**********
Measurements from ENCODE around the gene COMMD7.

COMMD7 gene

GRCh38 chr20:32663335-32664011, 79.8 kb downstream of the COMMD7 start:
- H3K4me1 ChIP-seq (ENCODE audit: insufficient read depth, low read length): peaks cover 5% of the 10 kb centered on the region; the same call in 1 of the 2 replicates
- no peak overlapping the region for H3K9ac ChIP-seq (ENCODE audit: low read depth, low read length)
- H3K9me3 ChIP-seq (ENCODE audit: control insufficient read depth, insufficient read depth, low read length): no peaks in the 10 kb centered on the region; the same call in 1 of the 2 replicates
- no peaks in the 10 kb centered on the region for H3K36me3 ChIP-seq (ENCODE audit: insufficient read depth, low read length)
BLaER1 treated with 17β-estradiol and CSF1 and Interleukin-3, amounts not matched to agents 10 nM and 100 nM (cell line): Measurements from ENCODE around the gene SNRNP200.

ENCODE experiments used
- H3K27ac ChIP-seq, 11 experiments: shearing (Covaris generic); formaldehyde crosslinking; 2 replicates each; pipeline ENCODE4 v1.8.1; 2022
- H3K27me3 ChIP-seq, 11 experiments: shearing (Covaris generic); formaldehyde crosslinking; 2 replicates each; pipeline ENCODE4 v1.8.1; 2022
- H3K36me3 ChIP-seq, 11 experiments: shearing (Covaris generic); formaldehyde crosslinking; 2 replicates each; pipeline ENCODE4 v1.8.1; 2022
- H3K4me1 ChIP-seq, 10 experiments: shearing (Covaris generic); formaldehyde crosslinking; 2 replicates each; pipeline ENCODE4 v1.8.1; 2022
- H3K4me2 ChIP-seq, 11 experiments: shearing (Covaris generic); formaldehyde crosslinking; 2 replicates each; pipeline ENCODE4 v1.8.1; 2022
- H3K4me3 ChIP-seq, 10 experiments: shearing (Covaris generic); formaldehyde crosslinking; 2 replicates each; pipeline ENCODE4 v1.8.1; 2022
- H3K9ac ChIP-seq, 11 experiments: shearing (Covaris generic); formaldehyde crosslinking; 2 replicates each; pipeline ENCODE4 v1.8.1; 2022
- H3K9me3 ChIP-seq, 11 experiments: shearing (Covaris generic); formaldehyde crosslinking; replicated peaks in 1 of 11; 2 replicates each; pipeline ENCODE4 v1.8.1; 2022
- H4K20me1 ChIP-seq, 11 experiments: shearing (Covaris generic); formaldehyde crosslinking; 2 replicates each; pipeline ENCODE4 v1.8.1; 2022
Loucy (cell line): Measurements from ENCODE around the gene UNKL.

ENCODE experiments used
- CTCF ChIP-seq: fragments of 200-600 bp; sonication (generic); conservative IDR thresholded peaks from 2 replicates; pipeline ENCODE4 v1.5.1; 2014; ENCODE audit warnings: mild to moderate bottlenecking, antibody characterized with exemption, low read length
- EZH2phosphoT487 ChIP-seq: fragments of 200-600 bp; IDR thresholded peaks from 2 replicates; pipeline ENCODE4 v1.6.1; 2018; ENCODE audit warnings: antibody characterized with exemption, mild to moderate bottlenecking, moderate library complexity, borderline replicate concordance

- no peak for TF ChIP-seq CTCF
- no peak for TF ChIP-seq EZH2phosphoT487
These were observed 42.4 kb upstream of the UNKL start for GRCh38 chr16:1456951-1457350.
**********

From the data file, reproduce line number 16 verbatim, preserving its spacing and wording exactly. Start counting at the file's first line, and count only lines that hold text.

- H3K9ac ChIP-seq, 11 experiments: shearing (Covaris generic); formaldehyde crosslinking; 2 replicates each; pipeline ENCODE4 v1.8.1; 2022